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  7. IMO, Careful killing your protagonist.
    Your protagonist is the character your audience identifies with most. They want to see him get to the end they want to see him win.

    People feel upset when other MC’s die because the protagonist feels hurt and because of the message the protagonist conveys about this individual. Did they care about them or not? The protagonist tells the reader what to feel and how to think.
    People feel especially personally attacked and traumatized when the Protagonist dies…. I hate it when writers do this.

    For example: It’s like you’re married… Your wife dies. Are you going to hang around with her best friends every day after the fact? Probably not. You cared about your wife, not the people in her story. People typically feel the same way.

    The protagonist projects their experiences on the reader. The protagonist develops the readers trust.

    If you kill the protagonist the story has to end to make it comfortable.

    People will usually stop and shut the book refusing to read past that point. I’ve done it. Most of the time if a series tries to continue after the death of the protagonist they will bring the protagonist back somehow because people really do not like it.

    Some people will keep reading… but… for instance if the protagonist dies the story dies the reader personally involved with them.

    Ending the series or the novel with the death of the protagonist is one thing it’s even natural but just randomly killing him in the middle of the story… people will become less invested in the story.

    What if she killed Harold at the end? I would have thrown my TV across the room. But because she didn’t I bought the movie but feeling threatened with it was thrilling.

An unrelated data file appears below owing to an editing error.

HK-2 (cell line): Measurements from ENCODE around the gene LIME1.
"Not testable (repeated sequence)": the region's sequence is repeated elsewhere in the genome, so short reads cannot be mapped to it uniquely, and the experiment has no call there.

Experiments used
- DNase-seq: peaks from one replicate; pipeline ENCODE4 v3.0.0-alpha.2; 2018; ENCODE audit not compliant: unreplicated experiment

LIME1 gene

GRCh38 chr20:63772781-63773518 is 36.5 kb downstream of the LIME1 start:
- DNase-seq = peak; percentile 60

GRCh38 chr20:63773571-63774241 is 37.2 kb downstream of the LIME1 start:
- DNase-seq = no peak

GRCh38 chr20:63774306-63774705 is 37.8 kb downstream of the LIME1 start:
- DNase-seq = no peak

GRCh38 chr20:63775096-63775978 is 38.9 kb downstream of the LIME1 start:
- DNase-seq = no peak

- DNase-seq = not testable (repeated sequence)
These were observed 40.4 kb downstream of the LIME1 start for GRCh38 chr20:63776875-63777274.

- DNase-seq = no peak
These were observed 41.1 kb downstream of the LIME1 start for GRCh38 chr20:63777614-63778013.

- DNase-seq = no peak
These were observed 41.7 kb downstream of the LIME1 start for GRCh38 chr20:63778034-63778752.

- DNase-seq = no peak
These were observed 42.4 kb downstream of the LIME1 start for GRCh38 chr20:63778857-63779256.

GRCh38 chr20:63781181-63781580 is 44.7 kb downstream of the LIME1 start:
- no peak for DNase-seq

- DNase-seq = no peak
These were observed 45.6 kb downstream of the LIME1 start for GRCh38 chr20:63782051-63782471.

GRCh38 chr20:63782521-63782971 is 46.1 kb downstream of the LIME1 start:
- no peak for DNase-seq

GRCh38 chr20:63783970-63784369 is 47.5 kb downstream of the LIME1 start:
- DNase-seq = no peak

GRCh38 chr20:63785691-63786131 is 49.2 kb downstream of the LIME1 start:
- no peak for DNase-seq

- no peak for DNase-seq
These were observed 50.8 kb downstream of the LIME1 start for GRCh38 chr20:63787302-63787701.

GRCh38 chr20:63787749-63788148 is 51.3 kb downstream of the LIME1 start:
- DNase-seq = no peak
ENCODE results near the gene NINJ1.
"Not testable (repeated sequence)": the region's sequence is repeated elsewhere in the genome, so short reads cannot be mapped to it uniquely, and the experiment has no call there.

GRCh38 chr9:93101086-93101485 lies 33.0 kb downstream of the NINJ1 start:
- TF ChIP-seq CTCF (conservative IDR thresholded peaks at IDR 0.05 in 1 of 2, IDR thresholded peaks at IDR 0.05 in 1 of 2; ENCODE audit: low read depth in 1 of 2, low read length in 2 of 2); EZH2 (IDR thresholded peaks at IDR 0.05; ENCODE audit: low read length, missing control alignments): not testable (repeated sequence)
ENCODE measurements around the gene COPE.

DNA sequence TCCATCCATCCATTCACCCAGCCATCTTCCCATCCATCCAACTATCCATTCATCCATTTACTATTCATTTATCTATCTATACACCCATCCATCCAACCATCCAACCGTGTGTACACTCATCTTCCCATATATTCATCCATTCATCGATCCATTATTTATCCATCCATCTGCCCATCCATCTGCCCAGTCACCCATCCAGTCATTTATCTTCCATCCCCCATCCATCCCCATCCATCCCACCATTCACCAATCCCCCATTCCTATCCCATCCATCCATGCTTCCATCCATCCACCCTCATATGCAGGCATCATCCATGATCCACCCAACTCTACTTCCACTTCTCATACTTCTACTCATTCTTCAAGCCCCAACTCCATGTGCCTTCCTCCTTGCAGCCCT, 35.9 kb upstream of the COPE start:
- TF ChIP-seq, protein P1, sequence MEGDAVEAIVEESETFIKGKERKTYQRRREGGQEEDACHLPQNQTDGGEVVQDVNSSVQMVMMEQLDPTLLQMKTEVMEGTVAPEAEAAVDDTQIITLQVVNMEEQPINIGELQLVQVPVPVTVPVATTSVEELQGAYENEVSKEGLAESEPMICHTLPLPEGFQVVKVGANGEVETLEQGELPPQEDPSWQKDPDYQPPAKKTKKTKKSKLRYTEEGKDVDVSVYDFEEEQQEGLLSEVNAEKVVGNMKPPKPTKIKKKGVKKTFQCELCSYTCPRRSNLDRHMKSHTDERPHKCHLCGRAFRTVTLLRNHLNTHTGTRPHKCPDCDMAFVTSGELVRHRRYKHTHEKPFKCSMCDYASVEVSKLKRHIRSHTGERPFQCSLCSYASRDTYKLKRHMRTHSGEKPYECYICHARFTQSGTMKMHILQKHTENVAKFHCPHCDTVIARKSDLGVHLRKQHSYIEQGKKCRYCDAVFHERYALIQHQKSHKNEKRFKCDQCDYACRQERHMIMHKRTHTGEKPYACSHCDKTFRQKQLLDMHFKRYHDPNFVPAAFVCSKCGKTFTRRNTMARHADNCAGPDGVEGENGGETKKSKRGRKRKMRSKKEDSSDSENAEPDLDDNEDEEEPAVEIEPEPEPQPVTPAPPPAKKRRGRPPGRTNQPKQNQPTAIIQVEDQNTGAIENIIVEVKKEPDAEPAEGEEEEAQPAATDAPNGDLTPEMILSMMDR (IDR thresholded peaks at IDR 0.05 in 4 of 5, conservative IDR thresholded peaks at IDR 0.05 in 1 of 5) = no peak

Liked by 1 person

    • Interesting! I don’t know as I’ve ever read a book that killed a MC off in the middle and then kept trying to continue. I do know that people were in uproar when Sir Arthur Conan Doyle killed of Sherlock Holmes. Enough that he ended up bringing him back to life because people were so outraged.
      I think you give a lot of valid points about killing protagonists, but as I said in the post, if it takes a miracle to keep the MC alive (based on genre, of course), it doesn’t seem believable. I know I’ve walked away from some authors because of that.
      And as an LOL, I had to look up what IMO meant. Haha!! I’m so bad at computer speak. 🙂

      Liked by 1 person

  8. As a self-described brutal writer, I end up killing off characters a lot. And sometimes they are main character. I don’t do it for shock value or anything (I always have a reason). The thing I find about it that’s tricky is figuring out if I might want to use them later or not. I have a rule about never cheating death in my stories. So I have to be careful who I bump off.

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    • Brutal writer! I love that phrase. Shock value is a cop-out, so I’m glad you do your homework before killing a character. And depending on the genre, multiple deaths in a book is applicable and even necessary.

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  9. I also think if the MC’s death suites the book then do it. I’m not halfway into my book and I already know within the last few pages my main character will die, and it saddens me so much, but it has to happen.

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    • I agree. I can’t stand it when authors pull a miracle healing out of their hind ends just so their MC won’t die. It’s ridiculous and off-putting and I’m less likely to read anything else of theirs afterwards.
      And I know it’s hard as writers to kill off characters you love. I’m sending out my MG fantasy series to agents and I already know which characters will die by the end of the series, and it tears me up inside. But it has to be done.

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  10. I know one thing: George R.R. Martin goes way too far killing off MC. He barely gets the story of a character going before he kills the poor fucker off and sometimes this makes me want to kick him in the balls.

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  11. I knows what modern series you are talking about! Well I think I do and man did I feel the same way as your friend but I am a fan of killing off a main character. George Martin is one of my favorite authors.